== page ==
Anybody tried the Infinity R.A.B.O.S. Sound Level Meter Kit?

Discussion in 'Archived Threads 2001-2004' started by Larry Rasmussen, Jan 2, 2002.

  1. Larry Rasmussen

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    I've got a new 16-46 PC, sounds pretty good set by ear (I've been using sub-sat systems for about 15yrs). I generally start with the Avia setting then end up upping the bass until pleasing. Takes a few days with a variety of materials to arrive at settings for music and movies. I use the 80hz crossover on my Rotel receiver and set all speakers to small. I use Sonus Faber Concerto Homes for my mains.
    I am using a ten year old RS meter and aged stereophile test disc. Measurements are all over the map with a greater than 10db variation, up to 15 or more increase in the lower bass. No I'm not a bass freak but do listen at lower levels overall which I believe contributes to having to up it so much. I have the stryker disc on order and will try with that. Main problem is that I find it a hassle to use the rs meter. No I don't have a PC at home, use the trusty webtv.
    Am posting to see if anyone has tried the RABOS system Infinity made for it's newer sub line. Called Cruthchfield, they sell the product for $59.95. Rep stated that the sound pressure meter has a digital type read out, a green bar set against a scale. It measures from 20-100Hz. The accompanying test disc outputs from 20-100 Hz in 23 steps. I have seen a review of one of the subs in which the author states the kit would be a good tool for any sub set up. Sorry forgot which mag. Given that I don't really care what my sub is doing under
    20Hz does this sound like a good product? If I could get an easier to use product and not have to do all the correction for different freqs. on the RS Meter I would be happy with the cost. Anybody tried one? Thanks in advance.
     
  2. Chuck Kent

    Chuck Kent Supporting Actor

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    Lar: I have had the RABOS kit for several months. It is a very good way to measure what you have in the way of bass response.
    Here is a link to my thoughts I posted at Digital Theater.R.A.B.O.S. impressions
    As I note in my review, the RABOS kit can show you what you have. But unless you can move your sub's location around very much, you won't be able to benefit from it's measurements until you can add a decent quality bass parametric equalizer. (This is to help smooth out the bass peaks and valleys.)
    You might do a couple of seaches here at HTF and at DT for parametric eq's. (The Behringer Feedback Destroyer is the most cost effective. Due to a couple of reasons, I ended up buying a Rane PE-17 for my system.) Once you can integrate a parametric eq in to your setup, you will be able to realize the full benefit of the RABOS kit.
     
  3. Larry Rasmussen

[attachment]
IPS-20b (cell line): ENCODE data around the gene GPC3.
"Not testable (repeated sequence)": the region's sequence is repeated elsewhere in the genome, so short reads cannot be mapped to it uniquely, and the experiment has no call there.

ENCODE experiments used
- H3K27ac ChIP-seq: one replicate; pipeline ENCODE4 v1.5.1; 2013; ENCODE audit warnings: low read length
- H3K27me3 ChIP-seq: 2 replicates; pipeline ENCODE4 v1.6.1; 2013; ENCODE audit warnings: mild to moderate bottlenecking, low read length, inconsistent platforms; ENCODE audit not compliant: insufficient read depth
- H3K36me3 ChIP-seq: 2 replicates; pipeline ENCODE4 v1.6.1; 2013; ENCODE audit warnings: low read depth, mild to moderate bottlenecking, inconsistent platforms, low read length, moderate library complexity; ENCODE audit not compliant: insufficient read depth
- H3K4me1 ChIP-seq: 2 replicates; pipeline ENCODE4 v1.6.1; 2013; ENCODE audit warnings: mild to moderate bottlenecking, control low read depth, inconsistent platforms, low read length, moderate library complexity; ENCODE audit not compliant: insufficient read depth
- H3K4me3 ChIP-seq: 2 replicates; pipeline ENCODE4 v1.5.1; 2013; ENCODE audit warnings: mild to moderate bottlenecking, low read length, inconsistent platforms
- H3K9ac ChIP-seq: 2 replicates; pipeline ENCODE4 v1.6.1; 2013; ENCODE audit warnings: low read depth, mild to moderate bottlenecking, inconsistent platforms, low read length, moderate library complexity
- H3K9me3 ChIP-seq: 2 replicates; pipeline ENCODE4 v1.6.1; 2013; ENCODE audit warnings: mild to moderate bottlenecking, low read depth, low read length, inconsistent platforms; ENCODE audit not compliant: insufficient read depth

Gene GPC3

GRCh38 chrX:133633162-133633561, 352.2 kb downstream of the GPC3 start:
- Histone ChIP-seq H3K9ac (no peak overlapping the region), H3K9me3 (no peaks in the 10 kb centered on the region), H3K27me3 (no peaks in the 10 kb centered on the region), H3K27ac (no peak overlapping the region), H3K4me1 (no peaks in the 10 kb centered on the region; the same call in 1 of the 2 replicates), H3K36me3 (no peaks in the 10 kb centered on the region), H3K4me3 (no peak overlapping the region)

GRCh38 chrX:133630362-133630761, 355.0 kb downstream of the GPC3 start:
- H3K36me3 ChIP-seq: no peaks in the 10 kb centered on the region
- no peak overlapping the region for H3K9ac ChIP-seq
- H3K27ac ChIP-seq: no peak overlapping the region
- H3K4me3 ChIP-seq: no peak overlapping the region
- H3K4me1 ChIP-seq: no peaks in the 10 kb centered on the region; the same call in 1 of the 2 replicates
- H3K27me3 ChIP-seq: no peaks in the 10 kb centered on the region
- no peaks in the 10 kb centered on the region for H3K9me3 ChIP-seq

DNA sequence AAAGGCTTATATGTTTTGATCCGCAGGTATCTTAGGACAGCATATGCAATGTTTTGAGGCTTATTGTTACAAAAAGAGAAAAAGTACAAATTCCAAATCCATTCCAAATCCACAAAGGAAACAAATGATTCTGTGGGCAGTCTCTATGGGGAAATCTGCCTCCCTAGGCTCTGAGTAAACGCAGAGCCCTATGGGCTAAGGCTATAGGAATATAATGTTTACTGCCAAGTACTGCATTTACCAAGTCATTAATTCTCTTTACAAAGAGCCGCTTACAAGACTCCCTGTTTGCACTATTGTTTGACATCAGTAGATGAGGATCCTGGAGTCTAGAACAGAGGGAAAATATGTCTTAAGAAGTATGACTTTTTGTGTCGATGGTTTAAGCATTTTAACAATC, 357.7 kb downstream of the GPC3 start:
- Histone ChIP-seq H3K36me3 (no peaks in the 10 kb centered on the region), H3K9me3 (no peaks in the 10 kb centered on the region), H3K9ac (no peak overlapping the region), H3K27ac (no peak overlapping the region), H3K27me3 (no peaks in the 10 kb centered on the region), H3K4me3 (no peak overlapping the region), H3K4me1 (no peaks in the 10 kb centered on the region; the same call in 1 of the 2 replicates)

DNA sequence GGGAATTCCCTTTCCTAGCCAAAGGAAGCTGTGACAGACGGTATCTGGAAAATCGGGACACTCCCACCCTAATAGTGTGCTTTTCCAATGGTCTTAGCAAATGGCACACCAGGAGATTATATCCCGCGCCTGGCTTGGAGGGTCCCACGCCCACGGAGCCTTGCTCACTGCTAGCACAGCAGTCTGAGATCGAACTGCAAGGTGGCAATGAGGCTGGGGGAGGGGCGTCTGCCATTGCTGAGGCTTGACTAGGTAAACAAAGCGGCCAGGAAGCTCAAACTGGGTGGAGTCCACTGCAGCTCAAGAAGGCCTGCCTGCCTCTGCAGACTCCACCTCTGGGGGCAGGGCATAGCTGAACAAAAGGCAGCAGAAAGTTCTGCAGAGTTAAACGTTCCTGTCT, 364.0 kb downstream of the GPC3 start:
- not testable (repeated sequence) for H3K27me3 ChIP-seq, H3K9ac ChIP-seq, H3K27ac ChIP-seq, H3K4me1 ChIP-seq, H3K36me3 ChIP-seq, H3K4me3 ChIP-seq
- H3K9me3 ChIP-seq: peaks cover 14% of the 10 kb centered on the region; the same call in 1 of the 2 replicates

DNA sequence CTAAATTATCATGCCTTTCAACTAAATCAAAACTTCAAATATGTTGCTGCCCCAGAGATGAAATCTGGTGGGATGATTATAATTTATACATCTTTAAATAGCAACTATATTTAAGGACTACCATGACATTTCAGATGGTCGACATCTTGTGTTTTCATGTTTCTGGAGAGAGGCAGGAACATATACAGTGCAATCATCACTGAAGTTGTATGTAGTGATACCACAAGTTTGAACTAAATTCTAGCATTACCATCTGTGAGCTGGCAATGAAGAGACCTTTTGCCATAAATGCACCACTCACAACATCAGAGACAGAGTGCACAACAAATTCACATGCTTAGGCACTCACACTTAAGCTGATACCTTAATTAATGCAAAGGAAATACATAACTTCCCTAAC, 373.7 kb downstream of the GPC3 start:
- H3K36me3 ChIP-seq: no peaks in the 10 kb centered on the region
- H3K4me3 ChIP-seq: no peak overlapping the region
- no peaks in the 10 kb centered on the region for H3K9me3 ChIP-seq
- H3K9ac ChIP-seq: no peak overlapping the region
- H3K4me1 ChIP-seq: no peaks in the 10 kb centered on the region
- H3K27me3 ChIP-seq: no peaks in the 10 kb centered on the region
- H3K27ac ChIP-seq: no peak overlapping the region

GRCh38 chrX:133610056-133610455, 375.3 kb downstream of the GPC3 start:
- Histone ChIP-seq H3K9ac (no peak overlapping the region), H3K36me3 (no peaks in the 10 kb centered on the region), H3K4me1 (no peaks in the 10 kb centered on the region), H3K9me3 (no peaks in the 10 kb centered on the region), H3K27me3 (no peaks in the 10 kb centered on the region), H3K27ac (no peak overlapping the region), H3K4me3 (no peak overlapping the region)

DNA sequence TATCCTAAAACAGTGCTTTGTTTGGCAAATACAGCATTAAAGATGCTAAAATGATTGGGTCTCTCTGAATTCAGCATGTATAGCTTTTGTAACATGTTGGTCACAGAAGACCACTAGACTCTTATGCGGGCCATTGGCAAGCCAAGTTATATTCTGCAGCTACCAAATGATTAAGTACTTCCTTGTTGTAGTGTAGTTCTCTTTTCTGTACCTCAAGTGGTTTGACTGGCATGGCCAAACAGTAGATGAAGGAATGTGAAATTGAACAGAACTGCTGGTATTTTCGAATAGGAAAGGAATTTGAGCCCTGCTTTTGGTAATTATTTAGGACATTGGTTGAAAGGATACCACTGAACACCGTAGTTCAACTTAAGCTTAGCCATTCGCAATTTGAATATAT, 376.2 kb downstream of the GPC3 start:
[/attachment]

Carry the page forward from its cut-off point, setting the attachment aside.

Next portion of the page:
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    Thanks Chuck, followed your link to the review.

    Well done. I should have mentioned in my post that

    I will be adding a BFD equalizer to my set up once I can get some decent measurements to start with.

    Follow up question- since I listen at between 60 and 70 db

    would I be better off measuring at that output or does it

    matter? The RABOS dictates an 84db starting point per Chuck.

    Other follow up question. Does the RS digital SPL meter

    (the cheaper one) still need the corrections added for

    bass measurements like the analog does?
     
  4. Chuck Kent

    Chuck Kent Supporting Actor

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    Lar: Well, you can use your old RS meter and the other discs you've mentioned to calibrate to 70db or so. But for things to sound closer (note, not necessarily "close") to what the movie makers intended, you probably should calibrate things to at least 75 or 80db. It just takes a certain amount of volume to properly load a room with sound, especially the bass.

    If you end up using the RABOS kit, you don't have any choice. If you don't calibrate at the 84db level I noted, the meter won't register correctly.

    As for the RS digital display vs. the analog one... It's my understanding that with the exception of the readout, they are the same.
     
  5. JohnnyG

    JohnnyG Screenwriter

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    With a parametric EQ, the RABOS kit will tell you exactly what you need - the frequency, the Q and the amount of attenuation required.
     
  6. Jack Gilvey

    Jack Gilvey Producer

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    There's a very positive review of the RABOS by Tom Nousaine in the latest Sensible Sound. It appears that its results matched his MLSSA system with calibrated mic pretty well, which gives it a large advantage over the RS meters. This is as I would expect, since, even if the meter is off on an absolute basis, the manufacturer also has control over

    the levels of the tones on the cd, so it can be mastered to offset any inaccuracy. I guess.
     

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